3.Progress Report:
This is the final report for project 3604-13000-008-00D, which was terminated 12/21/2011 and replaced with 3604-13000-010-00D. Substantial results were realized over the 5 years of the project. A field research facility in northwest Ohio was fully instrumented to compare controlled (restricted) subsurface drainage versus conventional, unrestricted subsurface drainage with respect to differences in crop yield, discharged drainage water quality, drainage water discharge volume, and shallow water table response. Eight on-farm paired sites were established and will be used over the next 5 years to document the hydrologic and crop yield responses to seasonal drainage water management. Data were obtained from replicated runoff plots to determine the effect of controlled subsurface drainage on surface runoff. Soil profile compaction and electrical conductivity data has been tabulated at five field locations for determining soil quality impacts of controlled drainage practices. Laboratory tests have quantified the impact on nitrate mobility in unsaturated soil due to factors that impact the magnitude of the anion exclusion effect. Working with scientists in Vietnam, determined and published that use of the screenhouse test method is cost effective and less seasonally dependent for testing flooding tolerance of soybean germplasm. Then used this method to test 21 soybean germplasm from Southeast Asia and found three lines identified as VND2, Nam Vang, and ATF15-1 with superior flooding tolerance. Transgenic soybean containing the flood tolerance SAG12:IPT transgene were generated by the Agrobacterium-mediated transformation technique. The goal was to identify the seeds that were homozygous for the transgene, produce more seeds from them and test these plants for flooding tolerance. Did not proceed that far with the SAG12:IPT transgenic plants because extensive testing of T3 plants could not identify transgenic plants. The transgene appeared unstable and was eliminated. Additionally, the influence of wetland type, hydrology, and wetland destruction on aquatic communities was examined at the three northwest Ohio WRSIS sites for development of WRSIS wetland design and management criteria based on providing improved habitat for aquatic vertebrates. A laboratory testing program isolated several iron-based filter materials capable of removing nutrients (nitrate/phosphate), pesticides, and trace elements from agricultural waters. Substantial progress was made on investigating the use of various industrial byproducts as filter media. The development and testing of filter systems that permit larger flow rates should be explored.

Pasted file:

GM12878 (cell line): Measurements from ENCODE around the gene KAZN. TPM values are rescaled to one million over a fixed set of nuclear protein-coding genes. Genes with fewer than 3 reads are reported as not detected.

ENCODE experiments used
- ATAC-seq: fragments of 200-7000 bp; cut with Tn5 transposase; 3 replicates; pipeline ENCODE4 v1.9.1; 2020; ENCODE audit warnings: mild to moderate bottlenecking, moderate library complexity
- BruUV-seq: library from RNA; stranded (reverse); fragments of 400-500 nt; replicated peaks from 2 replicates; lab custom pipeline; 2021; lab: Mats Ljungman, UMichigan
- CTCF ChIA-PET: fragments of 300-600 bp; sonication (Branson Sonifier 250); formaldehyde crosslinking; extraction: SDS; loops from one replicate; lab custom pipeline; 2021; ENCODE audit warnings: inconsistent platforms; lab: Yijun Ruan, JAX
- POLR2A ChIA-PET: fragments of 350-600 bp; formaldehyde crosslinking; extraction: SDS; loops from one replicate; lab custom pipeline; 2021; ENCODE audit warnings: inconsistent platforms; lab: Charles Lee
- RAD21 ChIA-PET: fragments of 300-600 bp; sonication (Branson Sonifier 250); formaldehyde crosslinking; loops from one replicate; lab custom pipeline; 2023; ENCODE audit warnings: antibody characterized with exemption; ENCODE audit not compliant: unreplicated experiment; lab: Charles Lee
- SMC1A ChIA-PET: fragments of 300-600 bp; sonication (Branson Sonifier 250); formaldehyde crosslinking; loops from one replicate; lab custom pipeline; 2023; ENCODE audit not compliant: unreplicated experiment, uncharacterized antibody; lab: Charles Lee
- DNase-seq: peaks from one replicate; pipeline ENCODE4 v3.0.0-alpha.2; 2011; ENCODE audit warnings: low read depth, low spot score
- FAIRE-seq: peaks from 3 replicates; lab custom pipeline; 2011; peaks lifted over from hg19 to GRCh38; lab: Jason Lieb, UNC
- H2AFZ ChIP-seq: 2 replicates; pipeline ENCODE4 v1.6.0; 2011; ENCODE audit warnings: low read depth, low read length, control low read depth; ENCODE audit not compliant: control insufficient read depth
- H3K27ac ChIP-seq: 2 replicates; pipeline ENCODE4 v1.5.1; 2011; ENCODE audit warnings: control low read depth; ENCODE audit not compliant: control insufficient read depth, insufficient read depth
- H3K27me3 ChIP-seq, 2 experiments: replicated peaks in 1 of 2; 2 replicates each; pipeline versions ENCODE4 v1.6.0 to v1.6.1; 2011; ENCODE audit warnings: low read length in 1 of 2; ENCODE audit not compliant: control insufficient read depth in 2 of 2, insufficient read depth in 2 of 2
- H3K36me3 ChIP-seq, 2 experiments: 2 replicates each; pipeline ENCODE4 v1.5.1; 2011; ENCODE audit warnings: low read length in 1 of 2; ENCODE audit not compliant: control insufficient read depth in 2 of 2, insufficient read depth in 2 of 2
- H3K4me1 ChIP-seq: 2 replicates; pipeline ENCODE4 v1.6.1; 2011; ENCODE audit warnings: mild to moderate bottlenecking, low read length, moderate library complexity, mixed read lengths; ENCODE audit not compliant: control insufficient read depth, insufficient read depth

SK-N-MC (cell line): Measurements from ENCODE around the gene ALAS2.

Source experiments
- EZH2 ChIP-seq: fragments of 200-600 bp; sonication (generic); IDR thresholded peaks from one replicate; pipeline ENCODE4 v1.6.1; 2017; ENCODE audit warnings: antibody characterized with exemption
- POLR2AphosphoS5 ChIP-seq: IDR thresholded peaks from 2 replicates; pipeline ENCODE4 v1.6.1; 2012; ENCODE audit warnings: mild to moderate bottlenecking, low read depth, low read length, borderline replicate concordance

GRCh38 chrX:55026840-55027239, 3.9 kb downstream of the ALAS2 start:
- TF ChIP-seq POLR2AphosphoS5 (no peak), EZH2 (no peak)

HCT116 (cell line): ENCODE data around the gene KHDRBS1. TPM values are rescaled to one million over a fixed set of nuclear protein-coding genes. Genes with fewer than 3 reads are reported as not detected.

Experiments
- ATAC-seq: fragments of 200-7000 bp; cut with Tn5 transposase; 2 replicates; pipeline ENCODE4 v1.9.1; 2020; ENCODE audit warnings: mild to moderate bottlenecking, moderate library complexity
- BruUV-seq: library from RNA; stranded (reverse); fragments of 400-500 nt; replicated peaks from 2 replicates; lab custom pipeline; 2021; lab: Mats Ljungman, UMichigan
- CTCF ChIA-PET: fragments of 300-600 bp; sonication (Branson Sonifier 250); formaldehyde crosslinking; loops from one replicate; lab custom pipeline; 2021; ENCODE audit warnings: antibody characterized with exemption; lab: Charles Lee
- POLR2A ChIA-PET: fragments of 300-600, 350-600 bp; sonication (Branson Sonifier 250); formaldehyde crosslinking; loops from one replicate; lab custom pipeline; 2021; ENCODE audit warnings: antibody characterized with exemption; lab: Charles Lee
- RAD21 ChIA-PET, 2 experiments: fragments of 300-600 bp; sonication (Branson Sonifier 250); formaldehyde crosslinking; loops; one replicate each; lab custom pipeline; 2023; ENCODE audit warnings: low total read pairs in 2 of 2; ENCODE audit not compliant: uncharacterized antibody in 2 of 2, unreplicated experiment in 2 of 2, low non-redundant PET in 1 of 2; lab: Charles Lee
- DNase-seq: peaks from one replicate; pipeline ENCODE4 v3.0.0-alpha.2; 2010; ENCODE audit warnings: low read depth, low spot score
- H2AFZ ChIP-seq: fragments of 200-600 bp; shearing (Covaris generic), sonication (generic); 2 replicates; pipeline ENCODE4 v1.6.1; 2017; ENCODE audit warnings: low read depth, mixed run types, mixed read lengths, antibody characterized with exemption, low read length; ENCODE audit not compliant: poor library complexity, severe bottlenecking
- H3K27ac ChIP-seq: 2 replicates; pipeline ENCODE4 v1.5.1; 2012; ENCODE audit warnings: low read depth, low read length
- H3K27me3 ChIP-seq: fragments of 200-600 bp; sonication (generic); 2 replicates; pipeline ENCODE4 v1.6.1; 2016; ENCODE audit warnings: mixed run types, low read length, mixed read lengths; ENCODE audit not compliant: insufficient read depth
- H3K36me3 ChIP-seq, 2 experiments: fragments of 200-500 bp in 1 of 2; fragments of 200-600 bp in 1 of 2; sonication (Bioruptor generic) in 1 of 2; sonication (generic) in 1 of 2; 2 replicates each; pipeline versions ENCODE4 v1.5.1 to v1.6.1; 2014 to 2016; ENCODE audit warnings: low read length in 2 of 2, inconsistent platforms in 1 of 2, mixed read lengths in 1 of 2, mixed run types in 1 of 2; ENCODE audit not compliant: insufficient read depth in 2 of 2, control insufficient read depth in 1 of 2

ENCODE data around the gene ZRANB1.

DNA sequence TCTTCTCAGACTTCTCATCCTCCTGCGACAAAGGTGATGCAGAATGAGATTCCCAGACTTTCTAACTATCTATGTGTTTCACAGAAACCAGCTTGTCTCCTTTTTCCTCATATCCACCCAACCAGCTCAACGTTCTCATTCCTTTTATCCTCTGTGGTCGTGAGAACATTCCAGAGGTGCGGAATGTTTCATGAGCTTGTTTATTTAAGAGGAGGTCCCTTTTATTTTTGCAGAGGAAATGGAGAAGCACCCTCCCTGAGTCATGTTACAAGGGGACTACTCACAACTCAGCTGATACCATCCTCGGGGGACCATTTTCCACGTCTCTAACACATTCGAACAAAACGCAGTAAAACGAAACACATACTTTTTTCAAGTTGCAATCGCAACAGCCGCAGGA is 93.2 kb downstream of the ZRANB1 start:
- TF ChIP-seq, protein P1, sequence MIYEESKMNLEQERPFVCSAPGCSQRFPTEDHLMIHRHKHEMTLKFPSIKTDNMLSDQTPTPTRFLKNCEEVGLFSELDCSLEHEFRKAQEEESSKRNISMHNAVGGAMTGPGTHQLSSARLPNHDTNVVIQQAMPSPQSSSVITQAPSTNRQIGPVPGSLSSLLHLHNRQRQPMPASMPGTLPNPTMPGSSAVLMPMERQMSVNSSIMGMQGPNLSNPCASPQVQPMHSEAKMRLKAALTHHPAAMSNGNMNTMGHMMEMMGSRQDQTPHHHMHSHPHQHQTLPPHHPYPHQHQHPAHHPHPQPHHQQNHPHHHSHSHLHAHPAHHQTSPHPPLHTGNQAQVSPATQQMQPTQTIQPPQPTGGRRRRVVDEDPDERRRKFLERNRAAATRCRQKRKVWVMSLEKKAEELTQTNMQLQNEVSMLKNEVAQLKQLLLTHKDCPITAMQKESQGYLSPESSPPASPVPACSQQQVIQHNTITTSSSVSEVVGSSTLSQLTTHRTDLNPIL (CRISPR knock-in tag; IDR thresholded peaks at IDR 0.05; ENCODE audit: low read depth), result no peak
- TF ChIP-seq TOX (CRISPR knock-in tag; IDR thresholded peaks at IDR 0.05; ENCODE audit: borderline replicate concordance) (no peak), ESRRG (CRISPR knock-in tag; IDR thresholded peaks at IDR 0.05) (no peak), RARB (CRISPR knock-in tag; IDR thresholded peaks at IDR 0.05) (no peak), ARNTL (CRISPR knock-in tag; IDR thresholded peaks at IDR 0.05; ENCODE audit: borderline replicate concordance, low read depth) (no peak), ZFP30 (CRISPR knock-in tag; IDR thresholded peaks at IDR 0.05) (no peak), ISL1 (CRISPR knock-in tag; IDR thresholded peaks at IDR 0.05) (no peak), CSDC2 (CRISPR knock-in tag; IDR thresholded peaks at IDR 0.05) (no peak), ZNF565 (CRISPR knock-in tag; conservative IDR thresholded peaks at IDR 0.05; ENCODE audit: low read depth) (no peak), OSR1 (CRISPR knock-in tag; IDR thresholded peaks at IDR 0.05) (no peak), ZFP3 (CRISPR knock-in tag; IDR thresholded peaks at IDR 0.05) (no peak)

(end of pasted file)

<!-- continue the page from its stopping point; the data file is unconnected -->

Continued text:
Review Publications
Smiley, P.C., Allred, B.J. 2011. Differences in aquatic communities between wetlands created by an agricultural water recycling system. Wetlands Ecology and Management. 19:495-505.

Last Modified: 7/22/2014